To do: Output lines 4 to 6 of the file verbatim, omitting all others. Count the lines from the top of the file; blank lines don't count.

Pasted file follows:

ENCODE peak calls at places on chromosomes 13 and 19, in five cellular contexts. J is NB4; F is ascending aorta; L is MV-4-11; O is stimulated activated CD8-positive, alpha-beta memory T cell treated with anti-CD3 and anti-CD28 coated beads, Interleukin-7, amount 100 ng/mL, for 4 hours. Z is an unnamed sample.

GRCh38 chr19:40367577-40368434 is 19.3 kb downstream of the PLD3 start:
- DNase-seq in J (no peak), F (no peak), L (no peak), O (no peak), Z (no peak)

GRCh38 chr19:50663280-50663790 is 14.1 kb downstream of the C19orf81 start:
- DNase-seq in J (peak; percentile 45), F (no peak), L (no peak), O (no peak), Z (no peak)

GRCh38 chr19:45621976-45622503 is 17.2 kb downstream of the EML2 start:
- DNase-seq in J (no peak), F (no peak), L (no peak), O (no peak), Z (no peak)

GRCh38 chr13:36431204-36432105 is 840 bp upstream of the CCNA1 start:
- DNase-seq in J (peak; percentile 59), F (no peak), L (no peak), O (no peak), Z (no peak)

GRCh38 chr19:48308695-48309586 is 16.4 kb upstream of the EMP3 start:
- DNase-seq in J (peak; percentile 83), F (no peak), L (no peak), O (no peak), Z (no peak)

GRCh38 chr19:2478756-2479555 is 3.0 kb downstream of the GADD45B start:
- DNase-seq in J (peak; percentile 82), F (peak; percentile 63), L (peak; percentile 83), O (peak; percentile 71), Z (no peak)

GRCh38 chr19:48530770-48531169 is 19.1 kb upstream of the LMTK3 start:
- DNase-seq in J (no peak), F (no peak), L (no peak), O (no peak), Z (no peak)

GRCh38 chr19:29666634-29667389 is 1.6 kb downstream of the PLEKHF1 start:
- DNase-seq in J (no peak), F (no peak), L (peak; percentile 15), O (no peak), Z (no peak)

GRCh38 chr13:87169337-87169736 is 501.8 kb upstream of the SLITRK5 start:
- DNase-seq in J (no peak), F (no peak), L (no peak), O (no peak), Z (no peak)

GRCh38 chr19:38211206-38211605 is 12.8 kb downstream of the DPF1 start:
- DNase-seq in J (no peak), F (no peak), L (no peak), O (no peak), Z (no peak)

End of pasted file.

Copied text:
GRCh38 chr19:50663280-50663790 is 14.1 kb downstream of the C19orf81 start:
- DNase-seq in J (peak; percentile 45), F (no peak), L (no peak), O (no peak), Z (no peak)

GRCh38 chr19:45621976-45622503 is 17.2 kb downstream of the EML2 start: